It looks like too great of a risk to take, especially considering the ongoing debate about whether it’s safe for kids to return to classrooms. Should these kids be participating in extracurricular activities if they’re not even being educated on campuses?
That’s the plan right now within Houston ISD, which includes area high schools Heights, Scarborough, Booker T. Washington and Waltrip. The district will start school Sept. 8 with remote, online learning for at least six weeks, with Oct. 19 being the target date for the start of in-person instruction.
But according to the schedule outlined by the University Interscholastic League (UIL), which governs extracurricular competition among Texas public schools, the state’s largest schools are allowed to start football and volleyball practices Sept. 7, with games permitted to start within a week or two afterward.
Smaller schools such as Scarborough were allowed to start practices Aug. 3, with Monday having been the first date for volleyball games and football games allowed to start taking place Aug. 27. But HISD athletics director Andre’ Walker said all HISD schools will operate under the same large-school timeframe.
Walker said the district realizes the risk associated with playing, with COVID-19 having impacted members of the district’s athletic department or their loved ones. He also acknowledged there were some infections when HISD athletic programs held voluntary outdoor workouts in June.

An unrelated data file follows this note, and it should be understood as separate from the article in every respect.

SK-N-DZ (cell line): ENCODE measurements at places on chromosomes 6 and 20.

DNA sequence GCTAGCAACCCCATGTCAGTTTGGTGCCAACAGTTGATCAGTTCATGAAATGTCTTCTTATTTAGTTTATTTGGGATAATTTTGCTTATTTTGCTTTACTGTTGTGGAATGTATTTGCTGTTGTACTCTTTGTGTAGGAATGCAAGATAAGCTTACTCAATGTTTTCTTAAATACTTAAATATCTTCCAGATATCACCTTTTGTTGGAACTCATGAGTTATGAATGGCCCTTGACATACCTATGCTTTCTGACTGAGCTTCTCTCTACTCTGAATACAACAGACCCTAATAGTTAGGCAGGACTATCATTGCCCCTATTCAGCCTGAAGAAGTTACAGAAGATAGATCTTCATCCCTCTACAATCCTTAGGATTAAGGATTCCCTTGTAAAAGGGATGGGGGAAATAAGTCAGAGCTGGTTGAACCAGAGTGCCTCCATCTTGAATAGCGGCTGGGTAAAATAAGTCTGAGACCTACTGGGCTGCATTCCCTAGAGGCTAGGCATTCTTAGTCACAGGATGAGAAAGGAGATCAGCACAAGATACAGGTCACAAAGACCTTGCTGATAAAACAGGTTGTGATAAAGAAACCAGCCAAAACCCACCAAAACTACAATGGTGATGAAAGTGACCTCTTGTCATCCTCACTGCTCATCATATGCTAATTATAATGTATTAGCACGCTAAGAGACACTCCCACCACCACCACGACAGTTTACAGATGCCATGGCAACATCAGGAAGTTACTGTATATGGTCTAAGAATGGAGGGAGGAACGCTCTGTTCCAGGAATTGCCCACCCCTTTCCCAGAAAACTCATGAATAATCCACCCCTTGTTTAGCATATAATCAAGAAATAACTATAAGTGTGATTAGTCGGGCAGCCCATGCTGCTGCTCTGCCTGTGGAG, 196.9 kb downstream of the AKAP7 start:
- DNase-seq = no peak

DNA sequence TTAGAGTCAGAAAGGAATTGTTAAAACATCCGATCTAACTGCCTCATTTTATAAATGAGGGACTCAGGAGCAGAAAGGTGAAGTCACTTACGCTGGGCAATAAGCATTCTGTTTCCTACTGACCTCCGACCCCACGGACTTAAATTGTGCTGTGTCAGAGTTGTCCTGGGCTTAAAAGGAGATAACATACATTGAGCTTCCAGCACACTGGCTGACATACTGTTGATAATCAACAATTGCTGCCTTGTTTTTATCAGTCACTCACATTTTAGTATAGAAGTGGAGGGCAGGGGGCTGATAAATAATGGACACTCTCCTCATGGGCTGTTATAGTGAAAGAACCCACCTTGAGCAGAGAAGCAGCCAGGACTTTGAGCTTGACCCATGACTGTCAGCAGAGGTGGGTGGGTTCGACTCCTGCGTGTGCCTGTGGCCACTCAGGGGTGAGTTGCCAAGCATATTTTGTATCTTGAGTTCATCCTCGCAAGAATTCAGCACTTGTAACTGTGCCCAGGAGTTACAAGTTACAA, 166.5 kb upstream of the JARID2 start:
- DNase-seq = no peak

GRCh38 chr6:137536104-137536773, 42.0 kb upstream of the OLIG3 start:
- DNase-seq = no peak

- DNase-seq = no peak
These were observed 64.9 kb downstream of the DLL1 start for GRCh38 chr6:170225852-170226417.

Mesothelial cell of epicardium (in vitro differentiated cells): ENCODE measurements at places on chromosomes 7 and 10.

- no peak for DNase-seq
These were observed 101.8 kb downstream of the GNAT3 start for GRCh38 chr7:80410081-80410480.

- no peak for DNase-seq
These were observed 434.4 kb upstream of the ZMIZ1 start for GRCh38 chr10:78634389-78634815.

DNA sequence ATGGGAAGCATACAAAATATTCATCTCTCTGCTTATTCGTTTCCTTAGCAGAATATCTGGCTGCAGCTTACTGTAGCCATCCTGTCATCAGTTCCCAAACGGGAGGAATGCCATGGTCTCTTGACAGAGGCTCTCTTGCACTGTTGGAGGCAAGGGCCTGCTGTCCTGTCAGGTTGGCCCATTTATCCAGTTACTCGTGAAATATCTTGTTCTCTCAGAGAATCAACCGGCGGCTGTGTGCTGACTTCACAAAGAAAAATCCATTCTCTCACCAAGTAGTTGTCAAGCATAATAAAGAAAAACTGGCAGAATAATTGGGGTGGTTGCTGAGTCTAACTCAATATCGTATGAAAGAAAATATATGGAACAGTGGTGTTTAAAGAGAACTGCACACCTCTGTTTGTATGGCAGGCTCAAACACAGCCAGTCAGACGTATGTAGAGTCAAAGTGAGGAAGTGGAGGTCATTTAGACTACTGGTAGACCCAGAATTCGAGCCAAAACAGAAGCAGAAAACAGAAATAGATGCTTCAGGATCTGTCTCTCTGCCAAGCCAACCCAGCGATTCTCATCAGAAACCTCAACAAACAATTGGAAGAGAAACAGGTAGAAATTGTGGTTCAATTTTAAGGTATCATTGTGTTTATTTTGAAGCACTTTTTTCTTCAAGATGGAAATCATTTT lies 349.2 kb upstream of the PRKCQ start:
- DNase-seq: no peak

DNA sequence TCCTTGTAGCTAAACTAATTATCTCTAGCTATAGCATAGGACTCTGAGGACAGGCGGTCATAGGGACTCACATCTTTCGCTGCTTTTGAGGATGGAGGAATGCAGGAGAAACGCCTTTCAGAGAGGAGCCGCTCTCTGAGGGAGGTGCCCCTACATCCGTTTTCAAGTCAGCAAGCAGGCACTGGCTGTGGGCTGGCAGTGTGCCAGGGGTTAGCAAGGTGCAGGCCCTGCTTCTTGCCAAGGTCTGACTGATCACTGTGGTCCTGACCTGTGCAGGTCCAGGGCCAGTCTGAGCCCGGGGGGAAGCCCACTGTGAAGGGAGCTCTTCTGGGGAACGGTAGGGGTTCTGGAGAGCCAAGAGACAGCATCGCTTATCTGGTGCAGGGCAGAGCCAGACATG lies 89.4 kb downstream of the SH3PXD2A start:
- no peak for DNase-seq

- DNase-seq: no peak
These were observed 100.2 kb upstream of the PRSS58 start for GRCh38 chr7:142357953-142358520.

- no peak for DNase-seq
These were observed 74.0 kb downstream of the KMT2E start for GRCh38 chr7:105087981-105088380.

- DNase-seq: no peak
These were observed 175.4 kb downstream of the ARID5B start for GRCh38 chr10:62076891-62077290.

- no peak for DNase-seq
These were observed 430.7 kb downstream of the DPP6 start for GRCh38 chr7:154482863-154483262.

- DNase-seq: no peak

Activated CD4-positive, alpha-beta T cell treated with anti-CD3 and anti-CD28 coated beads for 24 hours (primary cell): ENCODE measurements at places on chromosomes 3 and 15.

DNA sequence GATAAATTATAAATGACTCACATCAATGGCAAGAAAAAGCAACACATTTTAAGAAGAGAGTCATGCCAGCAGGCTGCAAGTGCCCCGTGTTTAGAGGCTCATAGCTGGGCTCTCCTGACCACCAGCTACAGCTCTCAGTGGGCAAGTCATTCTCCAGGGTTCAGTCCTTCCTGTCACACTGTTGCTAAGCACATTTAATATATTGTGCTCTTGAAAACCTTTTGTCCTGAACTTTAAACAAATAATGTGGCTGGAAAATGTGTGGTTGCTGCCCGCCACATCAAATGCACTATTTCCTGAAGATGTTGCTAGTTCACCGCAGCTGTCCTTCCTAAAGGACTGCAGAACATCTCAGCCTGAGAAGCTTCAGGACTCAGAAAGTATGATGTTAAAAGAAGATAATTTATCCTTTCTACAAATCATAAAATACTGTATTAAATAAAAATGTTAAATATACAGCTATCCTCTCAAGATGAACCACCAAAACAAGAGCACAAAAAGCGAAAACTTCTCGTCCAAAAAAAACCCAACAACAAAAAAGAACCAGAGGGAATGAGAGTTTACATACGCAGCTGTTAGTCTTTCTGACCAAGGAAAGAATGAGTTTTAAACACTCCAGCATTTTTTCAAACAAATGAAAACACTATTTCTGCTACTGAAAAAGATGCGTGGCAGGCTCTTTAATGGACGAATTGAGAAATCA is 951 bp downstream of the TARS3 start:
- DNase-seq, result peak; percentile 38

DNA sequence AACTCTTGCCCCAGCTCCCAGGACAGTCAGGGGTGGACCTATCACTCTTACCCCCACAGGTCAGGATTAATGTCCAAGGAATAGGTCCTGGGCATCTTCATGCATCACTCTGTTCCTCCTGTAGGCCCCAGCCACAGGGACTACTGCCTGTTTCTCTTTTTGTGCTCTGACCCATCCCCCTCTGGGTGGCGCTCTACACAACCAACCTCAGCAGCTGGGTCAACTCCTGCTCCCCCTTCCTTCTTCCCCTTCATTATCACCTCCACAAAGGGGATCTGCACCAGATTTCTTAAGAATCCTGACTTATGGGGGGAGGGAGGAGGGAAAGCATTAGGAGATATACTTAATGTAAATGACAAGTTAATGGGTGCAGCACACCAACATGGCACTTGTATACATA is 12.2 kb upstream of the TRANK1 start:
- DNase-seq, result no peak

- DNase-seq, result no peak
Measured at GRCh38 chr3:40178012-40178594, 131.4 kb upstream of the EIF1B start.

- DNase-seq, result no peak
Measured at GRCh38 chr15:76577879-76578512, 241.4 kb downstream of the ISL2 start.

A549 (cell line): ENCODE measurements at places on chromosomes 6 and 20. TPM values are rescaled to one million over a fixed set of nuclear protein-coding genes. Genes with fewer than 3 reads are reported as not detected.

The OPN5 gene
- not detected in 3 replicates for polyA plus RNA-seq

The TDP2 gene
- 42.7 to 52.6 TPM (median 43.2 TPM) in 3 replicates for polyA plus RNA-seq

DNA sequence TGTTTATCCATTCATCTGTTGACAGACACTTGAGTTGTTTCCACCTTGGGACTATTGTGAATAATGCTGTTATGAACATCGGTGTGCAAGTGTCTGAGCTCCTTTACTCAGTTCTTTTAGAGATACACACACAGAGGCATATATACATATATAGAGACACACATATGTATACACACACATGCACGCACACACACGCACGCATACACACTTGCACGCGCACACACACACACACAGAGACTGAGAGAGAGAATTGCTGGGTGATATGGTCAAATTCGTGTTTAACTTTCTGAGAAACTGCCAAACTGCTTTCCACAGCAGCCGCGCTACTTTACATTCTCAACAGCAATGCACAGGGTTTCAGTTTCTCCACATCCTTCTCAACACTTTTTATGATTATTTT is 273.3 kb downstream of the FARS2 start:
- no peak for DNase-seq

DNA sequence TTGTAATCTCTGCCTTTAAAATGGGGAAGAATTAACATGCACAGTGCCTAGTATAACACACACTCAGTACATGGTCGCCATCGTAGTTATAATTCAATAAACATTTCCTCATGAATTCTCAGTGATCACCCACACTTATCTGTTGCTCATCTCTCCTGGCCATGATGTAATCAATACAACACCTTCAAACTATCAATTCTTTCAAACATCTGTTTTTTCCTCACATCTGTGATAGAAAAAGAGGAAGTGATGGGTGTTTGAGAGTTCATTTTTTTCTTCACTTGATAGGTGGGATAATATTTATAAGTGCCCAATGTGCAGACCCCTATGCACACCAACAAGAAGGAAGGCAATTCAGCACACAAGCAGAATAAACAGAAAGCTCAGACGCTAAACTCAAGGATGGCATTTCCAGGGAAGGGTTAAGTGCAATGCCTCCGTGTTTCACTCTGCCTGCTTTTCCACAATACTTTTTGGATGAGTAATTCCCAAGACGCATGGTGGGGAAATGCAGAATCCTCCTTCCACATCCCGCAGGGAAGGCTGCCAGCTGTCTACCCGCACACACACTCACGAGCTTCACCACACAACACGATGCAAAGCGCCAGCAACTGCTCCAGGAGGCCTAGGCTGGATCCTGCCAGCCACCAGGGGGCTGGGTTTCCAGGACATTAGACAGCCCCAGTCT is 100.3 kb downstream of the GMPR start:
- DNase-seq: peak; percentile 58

At the same time, Walker said it’s important for many HISD student-athletes to be reunited with their coaches, who in some cases are significant role models in their lives. Athletics also gives some youngsters a sense of direction, helping them stay focused on their schoolwork while encouraging them to stay out of trouble.
“Our coaches are our front line for a lot of our kids,” Walker said. “Our kids need to be with our coaches. But if it’s not safe, then we can’t do that now.”
The fate of the 2020 high school sports season is in many ways out of the hands of local players, families, coaches and school administrators. Public schools are bound by the decisions of the UIL, while most private schools are bound by the guidelines of the Texas Association of Private and Parochial Schools (TAPPS), which historically follows the lead of the UIL. The directives of local and state officials also are factors in whether or not they can compete.
The plans for TAPPS schools, which includes local institutions Lutheran High North, St. Pius X and St. Thomas, is to start practices Sept. 7 and games on Sept. 24.